Simple XML-serialization using Simple XML

In my last post I introduced Simple XML as an easy to use XML-Object mapper. I showed how to map XML-files to POJOs.
In this post I’ll deal with the other way round: store POJOs to XML-files. To show you how this is done with Simple XML, I’ll utilize and extend the calculator-example again.
After we have loaded the calculations, we should calculate them and store the results to our new Result-classes:

public class Result {

	private final int result;

	public Result(int result) {
		this.result = result;

public class Results {

	private List results;

	public Results(List results) {
		this.results = results;


There are no new annotations, just POJOs. In order to store the results, I modified the existing Calculation(s)-classes:

public class Calculation {

	private Operator operator;

	private int valueA;

	private int valueB;

	public Result getResult(){
		return new Result(operator.calculate(valueA, valueB));
public class Calculations {

	private List calculations;

	public List calculateAll(){
		List results = new ArrayList();
		for(Calculation c:calculations){
		return results;


What steps do we have to perform now?

  • Read the calculations from calculations.xml
  • Calculate the results
  • Store the results into results.xml

Translated into code, this is what it looks like:

        public static void main(String[] args) throws Exception {

	public static Calculations read() throws Exception{
		Serializer serializer = new Persister();
		File file = new File("calculations.xml");
		return, file);

	public static Results calculate(Calculations calculations){
		return new Results(calculations.calculateAll());

	public static void write(Results results) throws Exception{
		Serializer serializer = new Persister();
		File file = new File("results.xml");
		serializer.write(results, file);

As you can see, serializing to XML is also pretty easy and nothing compared to the common DOM or SAX-frameworks.
Finally, let’s take a look at the written xml-file:

  <results class="java.util.ArrayList">
    <result result="3"/>

This is almost what we expected, except of the new class-attribute in results-element. This attribute is automatically generated by Simple XML to determine the implementation of the java.util.List-interface that was used while the file was serialized (we created a new ArrayList instance in line 8 of Calculations-class). Whenever the file gets deserialized an instance of this class will be used to store the results (defaults to java.util.ArrayList).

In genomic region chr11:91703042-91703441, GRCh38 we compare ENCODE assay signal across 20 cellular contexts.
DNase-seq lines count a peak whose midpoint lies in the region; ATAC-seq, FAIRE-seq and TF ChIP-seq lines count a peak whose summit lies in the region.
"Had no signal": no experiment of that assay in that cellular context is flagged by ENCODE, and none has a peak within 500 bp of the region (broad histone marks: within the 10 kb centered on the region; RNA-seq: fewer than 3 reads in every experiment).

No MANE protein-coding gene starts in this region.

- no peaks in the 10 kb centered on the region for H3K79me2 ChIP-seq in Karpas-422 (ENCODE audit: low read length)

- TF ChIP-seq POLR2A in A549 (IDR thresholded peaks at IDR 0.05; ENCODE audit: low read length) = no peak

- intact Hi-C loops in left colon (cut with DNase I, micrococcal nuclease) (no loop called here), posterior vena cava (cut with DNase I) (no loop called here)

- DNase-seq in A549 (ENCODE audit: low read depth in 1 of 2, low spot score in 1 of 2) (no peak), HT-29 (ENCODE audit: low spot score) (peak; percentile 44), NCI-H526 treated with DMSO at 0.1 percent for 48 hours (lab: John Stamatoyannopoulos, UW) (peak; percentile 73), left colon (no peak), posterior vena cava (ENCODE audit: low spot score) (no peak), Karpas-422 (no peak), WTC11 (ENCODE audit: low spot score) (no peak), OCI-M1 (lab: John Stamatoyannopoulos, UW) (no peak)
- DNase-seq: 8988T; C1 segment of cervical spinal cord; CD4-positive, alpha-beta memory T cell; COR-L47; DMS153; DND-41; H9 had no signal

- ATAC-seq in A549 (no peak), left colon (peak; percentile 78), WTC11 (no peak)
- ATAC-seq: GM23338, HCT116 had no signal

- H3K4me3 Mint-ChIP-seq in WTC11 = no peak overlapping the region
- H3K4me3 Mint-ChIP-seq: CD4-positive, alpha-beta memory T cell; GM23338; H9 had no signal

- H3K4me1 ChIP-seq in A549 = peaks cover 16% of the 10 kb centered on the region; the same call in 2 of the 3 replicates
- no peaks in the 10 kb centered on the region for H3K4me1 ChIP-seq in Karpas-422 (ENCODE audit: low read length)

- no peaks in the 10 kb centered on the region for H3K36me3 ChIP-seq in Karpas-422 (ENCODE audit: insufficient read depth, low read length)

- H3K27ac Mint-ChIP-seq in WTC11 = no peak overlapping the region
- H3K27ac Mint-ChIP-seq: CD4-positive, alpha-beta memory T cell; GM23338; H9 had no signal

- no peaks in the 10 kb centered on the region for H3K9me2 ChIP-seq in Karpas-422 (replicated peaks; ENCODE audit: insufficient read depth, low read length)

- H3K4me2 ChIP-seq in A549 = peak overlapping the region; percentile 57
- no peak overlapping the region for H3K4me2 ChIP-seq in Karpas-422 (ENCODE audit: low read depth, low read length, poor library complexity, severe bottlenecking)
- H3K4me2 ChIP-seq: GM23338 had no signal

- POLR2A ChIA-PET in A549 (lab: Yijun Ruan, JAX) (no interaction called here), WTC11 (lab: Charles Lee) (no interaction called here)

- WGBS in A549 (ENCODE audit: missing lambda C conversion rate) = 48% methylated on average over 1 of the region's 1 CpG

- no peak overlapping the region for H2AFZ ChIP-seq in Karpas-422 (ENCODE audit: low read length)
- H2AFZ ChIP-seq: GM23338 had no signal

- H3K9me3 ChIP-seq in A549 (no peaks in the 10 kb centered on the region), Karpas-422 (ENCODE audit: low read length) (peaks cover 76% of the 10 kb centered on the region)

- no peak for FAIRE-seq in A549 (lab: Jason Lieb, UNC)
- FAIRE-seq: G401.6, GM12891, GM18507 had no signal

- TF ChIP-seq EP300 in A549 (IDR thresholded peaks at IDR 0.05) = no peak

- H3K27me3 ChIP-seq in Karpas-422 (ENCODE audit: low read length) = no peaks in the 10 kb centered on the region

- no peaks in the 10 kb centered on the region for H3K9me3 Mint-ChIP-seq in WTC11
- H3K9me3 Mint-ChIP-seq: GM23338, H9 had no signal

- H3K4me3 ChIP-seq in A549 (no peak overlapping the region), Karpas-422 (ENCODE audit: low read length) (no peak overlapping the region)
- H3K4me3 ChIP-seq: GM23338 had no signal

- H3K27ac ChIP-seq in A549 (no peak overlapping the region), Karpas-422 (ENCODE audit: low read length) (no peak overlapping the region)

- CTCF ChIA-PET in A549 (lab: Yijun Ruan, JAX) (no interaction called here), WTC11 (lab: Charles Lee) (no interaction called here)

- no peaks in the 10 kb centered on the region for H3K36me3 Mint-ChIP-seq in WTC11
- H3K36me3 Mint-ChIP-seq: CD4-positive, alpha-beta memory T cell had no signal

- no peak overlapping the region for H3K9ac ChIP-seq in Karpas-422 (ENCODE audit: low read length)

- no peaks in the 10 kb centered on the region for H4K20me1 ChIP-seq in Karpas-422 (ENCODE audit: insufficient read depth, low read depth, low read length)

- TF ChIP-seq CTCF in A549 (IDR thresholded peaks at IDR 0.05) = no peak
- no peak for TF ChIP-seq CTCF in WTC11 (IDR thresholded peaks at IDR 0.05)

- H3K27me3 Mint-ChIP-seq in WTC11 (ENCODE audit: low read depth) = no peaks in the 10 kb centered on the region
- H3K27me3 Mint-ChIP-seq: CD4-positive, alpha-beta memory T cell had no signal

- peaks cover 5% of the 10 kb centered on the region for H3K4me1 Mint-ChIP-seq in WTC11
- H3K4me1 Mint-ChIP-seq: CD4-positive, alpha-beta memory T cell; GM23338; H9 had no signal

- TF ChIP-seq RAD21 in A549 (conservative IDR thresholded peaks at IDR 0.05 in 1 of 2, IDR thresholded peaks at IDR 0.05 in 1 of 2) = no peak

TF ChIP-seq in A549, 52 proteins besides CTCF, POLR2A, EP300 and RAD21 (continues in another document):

JPA EntityManager.unwrap()-method

Last week I came in touch with the very useful


-method from the javax.persistence-package. The method can be used to gain access of JPA-vendor-specific classes. At work, we are running Hibernate in “JPA-mode” which means we do only have access to methods that are provided by the EntityManager-interface. It was ok to us, until we wanted to get rid of those SELECT-statements that the EntityManager.merge()-method does before the UPDATE-statement is fired to the database. If we were running Hibernate in “Hibernate-mode” we wouldn’t have any problems at all: the EntityManager-equivalent Session-class offers a update()-method which fires only the UPDATE-Statement without any SELECTs. This is where the unwrap-method comes into play. Just fetch an EntityManager-instance via injection or create a new one on your own via EntityManagerFactory and place the following snippet into your code:

EntityManager em = ...
Session session = em.unwrap(Session.class);

Thanks to axtavt for his/her advice.

Combining Delegation- and Strategy-Pattern using an Enum

The Delegation- and  Strategy-patterns are extremly useful when you need to implement some operations (strategies) and want to bundle them in one class. I won’t explain the patterns in detail here, but give you an example of how to combine both of them.

Imagine the following interface which represents the “strategy” to implement:

public interface Calculatable {

* Calculate something.
* @param valueA
* @param valueB
* @return
public int calculate(int valueA, int valueB);


Now we have some concrete “strategy-implementations” which represent the four basic arithmetic operations:

class Add implements Calculatable{
public int calculate(int valueA, int valueB) {
return valueA + valueB;
class Subtract implements Calculatable{
public int calculate(int valueA, int valueB) {
return valueA - valueB;
class Multiply implements Calculatable{
public int calculate(int valueA, int valueB) {
return valueA * valueB;
class Divide implements Calculatable{
public int calculate(int valueA, int valueB) {
return valueA / valueB;

Nothing special until here, just a straight-forward implementation of the strategy-pattern.
But now we introduce the Delegation-pattern using an Enum.

public enum Operator implements Calculatable{
ADD(new Add()),
SUBTRACT(new Subtract()),
MULTIPLY(new Multiply()),
DIVIDE(new Divide())

private final Calculatable delegate;

private Operator(Calculatable delegate) {
this.delegate = delegate;

public int calculate(int valueA, int valueB) {
return this.delegate.calculate(valueA, valueB);


This enum does not implement the strategy provided by Calculateble-interface but just delegates it to the other implementations. What are the benefits:

  • All operations in one class
  • Having the four implementations placed inside the enum as nested classes ensures singleton-behaviour
  • Smart access to the strategies via enum
public static void main(String[] args) {
System.err.println(Operator.ADD.calculate(5, 5));
System.err.println(Operator.SUBTRACT.calculate(5, 5));
System.err.println(Operator.MULTIPLY.calculate(5, 5));
System.err.println(Operator.DIVIDE.calculate(5, 5));

Happy coding!